I've studied mathematics and statistics at undergraduate level and am pretty happy with the main concepts. However, I've come across measure theory several times, and I know it is a basis for probability theory, and, unsurprising, looking at a basic introduction such as this Measure Theory Tutorial (pdf), I see there are concepts such as events, sample spaces, and ways of getting from them to real numbers, that seem familiar.
So measure theory seems like an area of pure mathematics that I probably ought to study (as discussed very well here) but I have a lot of other areas I'd like to look at. For example, I'm studying and using calculus and Taylor series at a more advanced level and I've never studied real analysis properly -- and I can tell! In the future I'd like to study the theory of differential equations and integral transforms, and to do that I think I will need to study complex analysis. But I don't have the same kind of "I don't know what I'm doing" feeling when I do probability and statistics as when I look at calculus, series, or integral transforms, so those seem a lot more urgent to me from a foundational perspective.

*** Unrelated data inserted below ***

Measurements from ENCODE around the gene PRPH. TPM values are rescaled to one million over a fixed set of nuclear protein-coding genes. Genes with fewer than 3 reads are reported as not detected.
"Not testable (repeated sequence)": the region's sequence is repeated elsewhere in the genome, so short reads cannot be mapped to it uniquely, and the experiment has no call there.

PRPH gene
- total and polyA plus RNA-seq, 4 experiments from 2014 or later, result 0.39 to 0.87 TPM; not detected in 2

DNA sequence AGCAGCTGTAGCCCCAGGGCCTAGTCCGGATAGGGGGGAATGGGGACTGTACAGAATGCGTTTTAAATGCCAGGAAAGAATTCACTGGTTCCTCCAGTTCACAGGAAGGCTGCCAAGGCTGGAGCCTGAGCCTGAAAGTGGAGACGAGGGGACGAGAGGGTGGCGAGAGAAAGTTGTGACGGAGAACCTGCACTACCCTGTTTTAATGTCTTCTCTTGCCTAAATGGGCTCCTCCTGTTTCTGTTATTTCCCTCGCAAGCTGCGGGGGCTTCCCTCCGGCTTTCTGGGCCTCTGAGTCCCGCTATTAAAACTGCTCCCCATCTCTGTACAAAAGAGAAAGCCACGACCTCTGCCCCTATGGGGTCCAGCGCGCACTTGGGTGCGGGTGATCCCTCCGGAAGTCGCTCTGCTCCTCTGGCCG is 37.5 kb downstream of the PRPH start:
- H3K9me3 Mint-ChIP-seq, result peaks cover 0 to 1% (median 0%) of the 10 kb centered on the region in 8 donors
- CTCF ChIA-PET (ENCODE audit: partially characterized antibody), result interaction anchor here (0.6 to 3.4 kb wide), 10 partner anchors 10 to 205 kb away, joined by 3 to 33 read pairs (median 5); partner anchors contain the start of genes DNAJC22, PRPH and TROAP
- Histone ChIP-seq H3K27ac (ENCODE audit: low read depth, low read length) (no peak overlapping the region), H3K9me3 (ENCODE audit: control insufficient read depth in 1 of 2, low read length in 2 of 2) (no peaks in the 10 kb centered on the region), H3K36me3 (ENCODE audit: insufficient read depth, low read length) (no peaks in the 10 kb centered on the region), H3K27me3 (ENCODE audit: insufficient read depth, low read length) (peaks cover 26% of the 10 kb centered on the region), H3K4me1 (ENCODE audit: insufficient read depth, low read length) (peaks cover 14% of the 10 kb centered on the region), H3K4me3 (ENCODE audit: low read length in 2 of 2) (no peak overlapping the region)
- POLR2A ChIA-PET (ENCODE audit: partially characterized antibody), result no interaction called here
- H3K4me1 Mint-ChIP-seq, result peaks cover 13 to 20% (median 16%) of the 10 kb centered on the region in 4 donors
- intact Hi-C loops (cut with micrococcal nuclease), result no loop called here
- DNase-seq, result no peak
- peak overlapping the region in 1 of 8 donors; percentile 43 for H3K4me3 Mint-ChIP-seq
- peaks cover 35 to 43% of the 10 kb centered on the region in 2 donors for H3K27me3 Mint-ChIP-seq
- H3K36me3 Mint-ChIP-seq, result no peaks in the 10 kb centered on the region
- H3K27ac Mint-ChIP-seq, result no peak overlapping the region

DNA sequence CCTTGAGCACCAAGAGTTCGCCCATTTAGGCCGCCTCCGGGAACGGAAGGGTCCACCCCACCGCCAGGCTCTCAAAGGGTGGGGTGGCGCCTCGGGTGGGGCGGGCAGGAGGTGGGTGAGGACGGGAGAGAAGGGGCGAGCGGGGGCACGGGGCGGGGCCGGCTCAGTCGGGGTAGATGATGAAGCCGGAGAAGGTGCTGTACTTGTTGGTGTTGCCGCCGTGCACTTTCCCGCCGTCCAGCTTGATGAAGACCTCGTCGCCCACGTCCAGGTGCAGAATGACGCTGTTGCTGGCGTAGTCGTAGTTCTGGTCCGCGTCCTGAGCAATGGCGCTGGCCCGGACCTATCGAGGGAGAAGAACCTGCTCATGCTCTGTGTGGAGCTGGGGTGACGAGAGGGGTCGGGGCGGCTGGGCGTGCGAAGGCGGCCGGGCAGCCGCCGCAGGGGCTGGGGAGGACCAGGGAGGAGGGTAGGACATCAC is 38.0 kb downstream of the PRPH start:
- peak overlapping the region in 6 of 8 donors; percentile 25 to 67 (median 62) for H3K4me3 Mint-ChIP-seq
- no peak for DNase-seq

So my real question is, are there some application relating to probability and statistics that I can't tackle without measure theory, or for that matter applications in other areas? Or is it more, I'm glad those measure theory guys have got the foundations worked out, I can trust they did a good job and get on with using what's built on top?